It was an instrumental song called “The Creeper Returns” that really raised my attention about the artist Little Sonny. Amazed by the grooving harmonica that takes you by the hand, I got more interested in this Detroit Bluesman and harmonica player. In the encyclopidias you read that around 1955 Little Sonny hopped on a bus and found himself in Detroit, in the middle of the blues. Little Sonny was born in Alabama but moved in 1953 to the Motor City.
He worked in a car lot by day, in the night he would walk from bar to bar to make a little money taking pictures and hoping for a chance to sit in with the musicians onstage. After a session with Wasboard Sam he was offered a regular gig for three nights in the week by the club owner.
In 1970 Little Sonny released his, in my opinion best album “New King of the Blues Harmonica for Enterprise Records, a division of Stax Records. This album contains some of the best blues Harmonica you will find. Compare it to Little Walter or Junior Wells, but you will notice it is down and out grooving City Blues.
Blues or Baseball
A Funny Fact about Little Sonny is that his main interest before the Blues was Baseball. On the website of Stax Records he recalls: “He played on sandlot teams in Alabama for a few years before moving to Detroit seventeen years ago. “I knew no baseball scout was going to see me as far back in the woods as I was. I didn’t really have aspirations of being a musician when I came to Detroit. But then, I saw Sonny Boy Williamson.”
Second Album for Stax Black and Blue
According to the Stax Labe Little Sonny Flew for his second album, Black and Blue released in 1972 , Sonny flew to the Stax studios in Memphis and recorded eleven sides in one weekend. It was the #1 blues album in Detroit and #3 on the local LP charts.
Green Mountain Rebels EP: A distilled a mixture of soulful elegance and raw emotion
Besides the great music of this band, the story about how these guys first met in the spare rooms and on the back roads of Eau Claire, Wis., makes you interested in the life of the Green Mountain Rebels.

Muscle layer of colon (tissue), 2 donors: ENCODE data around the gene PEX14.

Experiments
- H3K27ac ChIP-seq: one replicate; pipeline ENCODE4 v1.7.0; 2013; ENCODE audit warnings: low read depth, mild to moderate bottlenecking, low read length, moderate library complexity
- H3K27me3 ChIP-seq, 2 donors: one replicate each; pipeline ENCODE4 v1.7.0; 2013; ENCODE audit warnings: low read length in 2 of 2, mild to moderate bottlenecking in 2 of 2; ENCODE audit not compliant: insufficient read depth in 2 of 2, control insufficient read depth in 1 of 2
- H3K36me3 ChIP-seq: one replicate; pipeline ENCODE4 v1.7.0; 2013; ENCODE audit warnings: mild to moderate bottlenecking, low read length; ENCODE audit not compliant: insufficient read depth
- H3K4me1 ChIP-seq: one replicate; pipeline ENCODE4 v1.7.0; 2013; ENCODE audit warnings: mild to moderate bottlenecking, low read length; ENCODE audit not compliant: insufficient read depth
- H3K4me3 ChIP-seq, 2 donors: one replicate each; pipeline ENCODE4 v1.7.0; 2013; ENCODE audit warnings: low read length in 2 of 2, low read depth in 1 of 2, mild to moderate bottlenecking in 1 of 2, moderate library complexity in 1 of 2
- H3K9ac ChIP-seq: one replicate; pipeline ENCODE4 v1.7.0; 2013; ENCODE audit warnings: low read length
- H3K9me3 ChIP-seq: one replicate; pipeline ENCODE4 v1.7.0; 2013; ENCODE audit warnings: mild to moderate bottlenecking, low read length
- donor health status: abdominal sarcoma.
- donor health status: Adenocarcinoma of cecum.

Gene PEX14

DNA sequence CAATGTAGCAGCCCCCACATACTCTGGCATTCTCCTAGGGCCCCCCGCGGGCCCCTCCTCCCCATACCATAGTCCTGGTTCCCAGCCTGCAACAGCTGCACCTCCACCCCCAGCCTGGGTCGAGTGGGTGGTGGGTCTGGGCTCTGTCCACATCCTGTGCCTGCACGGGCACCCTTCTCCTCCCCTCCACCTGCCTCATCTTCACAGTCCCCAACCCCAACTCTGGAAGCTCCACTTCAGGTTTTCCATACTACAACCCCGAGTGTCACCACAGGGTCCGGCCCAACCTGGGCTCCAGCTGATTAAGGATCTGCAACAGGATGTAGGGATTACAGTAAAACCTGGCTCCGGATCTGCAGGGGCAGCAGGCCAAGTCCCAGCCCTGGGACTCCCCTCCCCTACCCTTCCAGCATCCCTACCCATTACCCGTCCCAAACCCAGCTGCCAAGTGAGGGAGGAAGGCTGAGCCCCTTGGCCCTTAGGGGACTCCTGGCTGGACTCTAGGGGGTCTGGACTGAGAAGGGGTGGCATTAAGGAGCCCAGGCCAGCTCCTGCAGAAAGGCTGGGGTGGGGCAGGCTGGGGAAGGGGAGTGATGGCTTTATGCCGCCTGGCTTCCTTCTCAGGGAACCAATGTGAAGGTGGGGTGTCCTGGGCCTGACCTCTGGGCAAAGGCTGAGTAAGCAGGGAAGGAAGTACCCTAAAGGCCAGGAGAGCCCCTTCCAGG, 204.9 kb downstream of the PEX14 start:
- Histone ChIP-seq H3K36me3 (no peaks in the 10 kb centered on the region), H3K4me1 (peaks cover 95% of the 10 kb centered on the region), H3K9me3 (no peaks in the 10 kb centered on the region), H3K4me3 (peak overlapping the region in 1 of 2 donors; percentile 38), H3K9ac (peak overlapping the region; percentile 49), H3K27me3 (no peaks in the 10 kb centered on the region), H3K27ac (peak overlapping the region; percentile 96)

Since 2004 the riotous Green Mountain Rebels are brewing a unique style of music in a wide genre. It is Blues, it is Roots, It is Americana and a whole lot more but let’s give it the name Americana Blues for now. I spoke with guitarist David about the band and their latest EP which is like good Bourbon sweet and smooth up front while strong enough to leave you with a fire in your belly and a swagger in your talk.
Using two Guitars over drinking cans of beer
Guitarist David Koenig and Jered Shaw developed a friendship using two guitars and conversation over drinking cans of beer and that is how we like it. I was surprised by the diversity of their songs and as a music lover you have to like the Green Mountain Rebels.
Blues and Swamp Influences
The arrangements remind me in a certain way of my favorite Rolling Stones album Exile on Main Street. Think about tracks like ‘Stop Breaking Down’ and ‘Shake Your Hips’. On the other hand, you might recognize a touch of Swamp blues in the guitar and harmonica. Think of songs like the ‘Hoodoo Blues’. The voice of singer Susan Renee Thiede is soulful and confident, the other vocalist, Jered brings a Hill Country feeling to the arrangement. This combination makes the music, as David already told us smooth and strong, like good bourbon.
Well, we are all about making music that you can feel. We always strive to be authentic, raw, honest and real. And there’s no other style of music, in my opinion, that you can feel more than the blues.
Inspiration from Muddy to Dylan to the Rolling Stones